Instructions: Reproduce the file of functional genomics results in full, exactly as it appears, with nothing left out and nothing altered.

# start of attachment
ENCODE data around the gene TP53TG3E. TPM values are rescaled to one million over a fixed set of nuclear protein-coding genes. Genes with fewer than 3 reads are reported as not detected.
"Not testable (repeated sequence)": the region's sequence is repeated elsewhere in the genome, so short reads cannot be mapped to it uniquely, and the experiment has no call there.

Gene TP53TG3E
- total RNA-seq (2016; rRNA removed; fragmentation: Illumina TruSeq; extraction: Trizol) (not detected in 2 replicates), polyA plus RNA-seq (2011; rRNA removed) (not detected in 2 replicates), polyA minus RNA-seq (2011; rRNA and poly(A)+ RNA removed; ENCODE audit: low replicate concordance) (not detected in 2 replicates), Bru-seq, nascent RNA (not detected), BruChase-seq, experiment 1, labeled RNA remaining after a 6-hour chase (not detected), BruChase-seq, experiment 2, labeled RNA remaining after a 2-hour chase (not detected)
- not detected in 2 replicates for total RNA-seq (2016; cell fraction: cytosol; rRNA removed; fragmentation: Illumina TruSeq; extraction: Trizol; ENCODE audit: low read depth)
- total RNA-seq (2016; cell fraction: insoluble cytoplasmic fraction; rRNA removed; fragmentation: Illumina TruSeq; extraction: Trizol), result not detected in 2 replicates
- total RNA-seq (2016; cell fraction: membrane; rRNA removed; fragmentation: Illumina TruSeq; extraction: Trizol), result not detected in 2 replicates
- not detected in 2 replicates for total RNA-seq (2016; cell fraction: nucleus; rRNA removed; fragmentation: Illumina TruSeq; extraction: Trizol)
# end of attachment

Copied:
ENCODE data around the gene TP53TG3E. TPM values are rescaled to one million over a fixed set of nuclear protein-coding genes. Genes with fewer than 3 reads are reported as not detected.
"Not testable (repeated sequence)": the region's sequence is repeated elsewhere in the genome, so short reads cannot be mapped to it uniquely, and the experiment has no call there.

Gene TP53TG3E
- total RNA-seq (2016; rRNA removed; fragmentation: Illumina TruSeq; extraction: Trizol) (not detected in 2 replicates), polyA plus RNA-seq (2011; rRNA removed) (not detected in 2 replicates), polyA minus RNA-seq (2011; rRNA and poly(A)+ RNA removed; ENCODE audit: low replicate concordance) (not detected in 2 replicates), Bru-seq, nascent RNA (not detected), BruChase-seq, experiment 1, labeled RNA remaining after a 6-hour chase (not detected), BruChase-seq, experiment 2, labeled RNA remaining after a 2-hour chase (not detected)
- not detected in 2 replicates for total RNA-seq (2016; cell fraction: cytosol; rRNA removed; fragmentation: Illumina TruSeq; extraction: Trizol; ENCODE audit: low read depth)
- total RNA-seq (2016; cell fraction: insoluble cytoplasmic fraction; rRNA removed; fragmentation: Illumina TruSeq; extraction: Trizol), result not detected in 2 replicates
- total RNA-seq (2016; cell fraction: membrane; rRNA removed; fragmentation: Illumina TruSeq; extraction: Trizol), result not detected in 2 replicates
- not detected in 2 replicates for total RNA-seq (2016; cell fraction: nucleus; rRNA removed; fragmentation: Illumina TruSeq; extraction: Trizol)